The Dark Ones Dances
From the late nineteen-fifties through the early seventies, Pentti Saarikoski (1937-83) was a spokesman for what European historians now refer to as the Generation of 68. He was a highly literate and iconoclastic radical in a buffer zone country whose political climate in the Cold War years presented far greater ambiguities than that of the major Western European states. He was, for a time, a youth idolthe popular press referred to him as The Blond Beatle of the Northwhose often scandalous public behavior and pronouncements, combined with his introduction of uninhibited Finnish vernacular into the language of literature (particularly in his translations of Ulysses and The Catcher in the Rye), shocked his elders in much the same way that William S. Burroughs and Allen Ginsberg jolted the establishment in the United States. The titles of some of his books from that periodOut Loud; The Red Flags; I Look Out Over Stalins Headindicate his search for a public and engagé mode of poetry . . . In Trilogy, Saarikoski takes an extended, amused, bemused, and unpretentious look at some of the thousand things previously sidestepped or unnoticed: the chores of dailiness; his both familiar and unfamiliar surroundings; memories thought long buried . . . Saarikoski often spoke of his conviction that poetry and walking were closely related activities; he also said: What I prefer to surround myself with is accidental, not intended, not premeditated, just left there, forgotten, lying around on the table well use what comes to hand. I have found his Trilogy a great book to leave lying around on my table. Very often, when it has come to hand, the way it bears witness to the worlds signs has shifted them into a new light, a light whose curious, even idiosyncratic sanity justifies his claim that Herakleitos is a staff member of his poetry. In life, Saarikoski often seemed to himself and others, not always happily, a brother from another planet; in his work, he made that planet worth a visit and a thoughtful stroll.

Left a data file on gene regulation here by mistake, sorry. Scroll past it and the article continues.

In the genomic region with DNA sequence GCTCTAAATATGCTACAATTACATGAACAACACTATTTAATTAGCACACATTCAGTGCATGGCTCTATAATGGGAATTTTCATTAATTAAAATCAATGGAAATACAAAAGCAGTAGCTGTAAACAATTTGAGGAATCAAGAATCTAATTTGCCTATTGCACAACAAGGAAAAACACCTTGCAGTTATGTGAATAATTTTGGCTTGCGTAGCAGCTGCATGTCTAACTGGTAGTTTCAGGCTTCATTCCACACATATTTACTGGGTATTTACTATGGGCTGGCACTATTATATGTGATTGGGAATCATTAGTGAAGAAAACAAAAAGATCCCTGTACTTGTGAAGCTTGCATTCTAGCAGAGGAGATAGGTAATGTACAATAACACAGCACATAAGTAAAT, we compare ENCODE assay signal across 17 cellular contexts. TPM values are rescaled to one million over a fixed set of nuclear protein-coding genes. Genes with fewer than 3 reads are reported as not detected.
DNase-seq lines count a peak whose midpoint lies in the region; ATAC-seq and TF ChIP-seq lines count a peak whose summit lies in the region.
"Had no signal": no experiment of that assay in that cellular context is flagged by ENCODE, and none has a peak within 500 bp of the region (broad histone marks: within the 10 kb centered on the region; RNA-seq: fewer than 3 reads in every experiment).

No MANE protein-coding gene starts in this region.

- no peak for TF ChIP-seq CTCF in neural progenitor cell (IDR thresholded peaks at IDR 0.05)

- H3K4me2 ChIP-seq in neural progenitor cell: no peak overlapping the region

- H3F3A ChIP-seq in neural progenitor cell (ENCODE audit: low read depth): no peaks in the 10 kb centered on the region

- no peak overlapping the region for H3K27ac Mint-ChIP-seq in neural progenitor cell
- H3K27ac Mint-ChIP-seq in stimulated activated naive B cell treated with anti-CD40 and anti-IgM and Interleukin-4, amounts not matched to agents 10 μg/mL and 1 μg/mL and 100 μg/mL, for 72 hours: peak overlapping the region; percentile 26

excerpted from Anselm Hollos Foreword